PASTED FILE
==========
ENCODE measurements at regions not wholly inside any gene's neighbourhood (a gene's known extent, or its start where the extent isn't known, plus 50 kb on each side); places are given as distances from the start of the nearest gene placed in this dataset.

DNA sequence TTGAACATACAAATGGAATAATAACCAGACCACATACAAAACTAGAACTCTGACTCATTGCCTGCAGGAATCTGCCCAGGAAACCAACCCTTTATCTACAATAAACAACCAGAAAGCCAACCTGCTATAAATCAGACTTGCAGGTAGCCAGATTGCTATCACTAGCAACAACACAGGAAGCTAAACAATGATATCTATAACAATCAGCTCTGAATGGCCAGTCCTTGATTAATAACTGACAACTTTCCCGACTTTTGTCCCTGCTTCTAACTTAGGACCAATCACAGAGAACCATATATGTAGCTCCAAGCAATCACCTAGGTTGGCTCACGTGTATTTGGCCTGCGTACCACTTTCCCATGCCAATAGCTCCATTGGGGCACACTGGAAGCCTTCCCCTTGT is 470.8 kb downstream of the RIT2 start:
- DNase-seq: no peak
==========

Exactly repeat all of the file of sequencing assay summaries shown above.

ENCODE measurements at regions not wholly inside any gene's neighbourhood (a gene's known extent, or its start where the extent isn't known, plus 50 kb on each side); places are given as distances from the start of the nearest gene placed in this dataset.

DNA sequence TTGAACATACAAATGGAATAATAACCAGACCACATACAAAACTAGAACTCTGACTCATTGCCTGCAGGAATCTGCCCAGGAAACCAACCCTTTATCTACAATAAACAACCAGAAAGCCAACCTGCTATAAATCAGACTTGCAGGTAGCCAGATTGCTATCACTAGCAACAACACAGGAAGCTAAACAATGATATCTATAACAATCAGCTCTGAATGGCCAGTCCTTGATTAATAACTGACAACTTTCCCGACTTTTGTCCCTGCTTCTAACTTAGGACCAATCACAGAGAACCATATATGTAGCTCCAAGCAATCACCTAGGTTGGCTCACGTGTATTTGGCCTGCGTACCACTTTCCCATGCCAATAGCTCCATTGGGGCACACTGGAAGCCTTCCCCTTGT is 470.8 kb downstream of the RIT2 start:
- DNase-seq: no peak